Are you uncomfortable? Why not?
Isn't it amazing how crazy life can be?
Last week, Adam Grant published his newest book. In the past, we have discussed another of his books, Think Again, which focused on the importance of our ability to rethink and unlearn the things that we believe to be true. Grant is a professor at the Wharton School of Business at the University of Pennsylvania who specializes in organizational psychology. Needless to say, he is a very good author, and a pretty smart dude.
His most recent book is entitled Hidden Potential and focuses on using science to achieve greater things in life. I just started reading it, but I am really enjoying it so far.
In the first chapter of the book, Grant discusses the need to challenge ourselves. The need to step out of our comfort zone. In talking about the phenomenon of preferred learning styles, Grant states that we tend to prefer a certain way to learn. Some of us prefer to read. Some prefer to listen. Some prefer to watch. We have been told that this distinction is innate in all of us. Teachers have been told this for the past 50 years. Grant disagrees, he goes on to say that while we may have a preferred way to learn, it is not often the best way for us to learn. Grant states "The way you like to learn is what makes you most comfortable, but it isn't necessarily how you learn best."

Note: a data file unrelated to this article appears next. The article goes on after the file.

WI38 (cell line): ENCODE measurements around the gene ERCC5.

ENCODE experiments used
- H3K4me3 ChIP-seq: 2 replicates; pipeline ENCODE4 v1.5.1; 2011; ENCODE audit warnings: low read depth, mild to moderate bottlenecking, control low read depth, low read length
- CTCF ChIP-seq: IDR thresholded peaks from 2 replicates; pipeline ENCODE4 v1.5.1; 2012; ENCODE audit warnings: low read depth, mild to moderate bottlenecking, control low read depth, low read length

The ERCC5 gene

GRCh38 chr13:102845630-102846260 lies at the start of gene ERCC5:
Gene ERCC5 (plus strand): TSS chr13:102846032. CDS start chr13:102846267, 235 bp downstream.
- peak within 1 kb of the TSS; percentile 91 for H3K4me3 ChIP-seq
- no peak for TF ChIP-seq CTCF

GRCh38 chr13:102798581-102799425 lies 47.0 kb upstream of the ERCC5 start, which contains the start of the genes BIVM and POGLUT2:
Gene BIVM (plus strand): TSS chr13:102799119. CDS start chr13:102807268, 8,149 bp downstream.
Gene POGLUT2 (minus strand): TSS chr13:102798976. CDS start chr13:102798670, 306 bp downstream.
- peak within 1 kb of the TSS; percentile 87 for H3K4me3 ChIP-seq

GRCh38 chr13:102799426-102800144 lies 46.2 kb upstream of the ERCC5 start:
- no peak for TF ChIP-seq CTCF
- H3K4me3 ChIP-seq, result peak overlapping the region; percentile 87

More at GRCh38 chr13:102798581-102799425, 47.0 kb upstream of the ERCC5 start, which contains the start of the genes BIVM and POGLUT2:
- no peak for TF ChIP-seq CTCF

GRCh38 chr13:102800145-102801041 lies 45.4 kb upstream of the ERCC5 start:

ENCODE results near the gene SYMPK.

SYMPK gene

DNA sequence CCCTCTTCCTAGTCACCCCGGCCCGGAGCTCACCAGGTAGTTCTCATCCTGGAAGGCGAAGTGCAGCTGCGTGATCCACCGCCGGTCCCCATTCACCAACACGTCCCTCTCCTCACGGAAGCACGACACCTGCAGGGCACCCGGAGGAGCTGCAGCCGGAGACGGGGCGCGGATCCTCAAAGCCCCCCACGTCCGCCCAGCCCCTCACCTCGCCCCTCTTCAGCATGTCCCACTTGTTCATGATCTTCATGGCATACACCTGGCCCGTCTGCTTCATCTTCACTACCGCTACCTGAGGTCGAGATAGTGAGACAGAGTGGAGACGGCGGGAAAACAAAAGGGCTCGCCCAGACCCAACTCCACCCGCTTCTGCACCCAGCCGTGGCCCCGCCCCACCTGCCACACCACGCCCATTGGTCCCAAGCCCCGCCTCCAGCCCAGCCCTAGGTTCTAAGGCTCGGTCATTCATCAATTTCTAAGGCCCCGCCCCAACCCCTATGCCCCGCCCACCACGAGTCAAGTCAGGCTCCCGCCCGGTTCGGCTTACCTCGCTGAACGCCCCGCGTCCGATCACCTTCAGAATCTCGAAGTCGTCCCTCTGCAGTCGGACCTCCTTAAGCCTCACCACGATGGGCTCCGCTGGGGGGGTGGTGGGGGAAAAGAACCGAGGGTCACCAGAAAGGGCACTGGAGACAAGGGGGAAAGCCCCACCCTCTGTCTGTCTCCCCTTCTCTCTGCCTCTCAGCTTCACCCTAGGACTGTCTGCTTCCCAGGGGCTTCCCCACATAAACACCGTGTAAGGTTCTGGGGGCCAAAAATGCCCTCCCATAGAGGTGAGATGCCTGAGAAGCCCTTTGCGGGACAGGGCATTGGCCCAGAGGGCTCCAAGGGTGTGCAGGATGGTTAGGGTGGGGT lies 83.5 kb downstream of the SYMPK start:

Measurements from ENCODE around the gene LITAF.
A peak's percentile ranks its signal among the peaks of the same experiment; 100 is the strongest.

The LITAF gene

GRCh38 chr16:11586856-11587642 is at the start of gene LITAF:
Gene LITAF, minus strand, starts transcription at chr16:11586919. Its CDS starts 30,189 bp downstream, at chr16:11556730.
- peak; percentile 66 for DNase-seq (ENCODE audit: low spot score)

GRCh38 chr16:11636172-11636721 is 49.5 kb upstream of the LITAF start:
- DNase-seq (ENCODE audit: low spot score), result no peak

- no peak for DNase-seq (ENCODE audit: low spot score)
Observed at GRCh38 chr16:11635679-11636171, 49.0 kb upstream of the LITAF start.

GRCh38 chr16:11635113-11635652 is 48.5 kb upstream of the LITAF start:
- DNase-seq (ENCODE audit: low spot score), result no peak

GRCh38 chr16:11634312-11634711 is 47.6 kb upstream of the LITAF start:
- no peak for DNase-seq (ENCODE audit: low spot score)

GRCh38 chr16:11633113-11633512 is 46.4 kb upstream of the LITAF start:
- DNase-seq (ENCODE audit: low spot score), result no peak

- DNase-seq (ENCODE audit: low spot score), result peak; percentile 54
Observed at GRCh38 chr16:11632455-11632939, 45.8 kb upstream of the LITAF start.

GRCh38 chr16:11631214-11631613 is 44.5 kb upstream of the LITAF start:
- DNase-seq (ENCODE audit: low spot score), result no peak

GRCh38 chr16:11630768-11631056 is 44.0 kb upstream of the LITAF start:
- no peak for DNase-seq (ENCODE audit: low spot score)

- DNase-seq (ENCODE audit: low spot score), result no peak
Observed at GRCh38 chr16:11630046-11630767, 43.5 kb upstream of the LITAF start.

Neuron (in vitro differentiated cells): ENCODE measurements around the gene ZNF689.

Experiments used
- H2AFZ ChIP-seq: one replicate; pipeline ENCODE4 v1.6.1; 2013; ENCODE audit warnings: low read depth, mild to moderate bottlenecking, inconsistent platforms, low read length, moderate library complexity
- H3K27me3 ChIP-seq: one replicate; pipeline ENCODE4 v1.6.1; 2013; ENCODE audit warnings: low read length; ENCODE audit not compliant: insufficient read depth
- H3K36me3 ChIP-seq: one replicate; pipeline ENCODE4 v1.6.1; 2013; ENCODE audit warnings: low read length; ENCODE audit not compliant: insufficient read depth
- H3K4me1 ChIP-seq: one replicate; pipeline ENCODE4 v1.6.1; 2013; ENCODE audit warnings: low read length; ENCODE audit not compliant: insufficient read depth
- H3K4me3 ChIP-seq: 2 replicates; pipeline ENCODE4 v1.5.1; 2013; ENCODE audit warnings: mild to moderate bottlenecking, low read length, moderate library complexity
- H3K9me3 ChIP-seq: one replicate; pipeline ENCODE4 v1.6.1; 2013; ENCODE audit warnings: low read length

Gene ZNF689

Grant discussed one research study where students were given 20 minutes to "go through" a science article. Half of the students read the article and the other half listened to the article. At the end of the 20 minutes, the listeners claimed to "enjoy" the article more. However, after 2 days the students were all quizzed on the information contained within the article. Which group do you think retained more information? The readers did. So the way that you might prefer to learn, may not be the most effective way for you to truly gain and retain knowledge.
This passage of the book reminded me of a recent conversation with a patient about exercise. This patient spent the vast majority of her time exercising by practicing yoga. She is what I would call "super bendy." (That is a very highly technical medical term by the way.) Now was she super bendy because of all the yoga, or did she choose yoga as her exercise of choice because she was already super bendy, making yoga "easier" for her? Often the exercise that we need to do is the exercise that we enjoy the least... I guess I need to start bench pressing again... YUCK!
We, as humans, will almost always choose the path of least resistance. So, when presented with the opportunity, choose discomfort!
It will make you a better, more well-rounded person!
(If you recall, Michael Easter, discussed this at length in The Comfort Crisis, a book that contained quite a few examples that we looked at earlier this year.)
Movement is my medicine,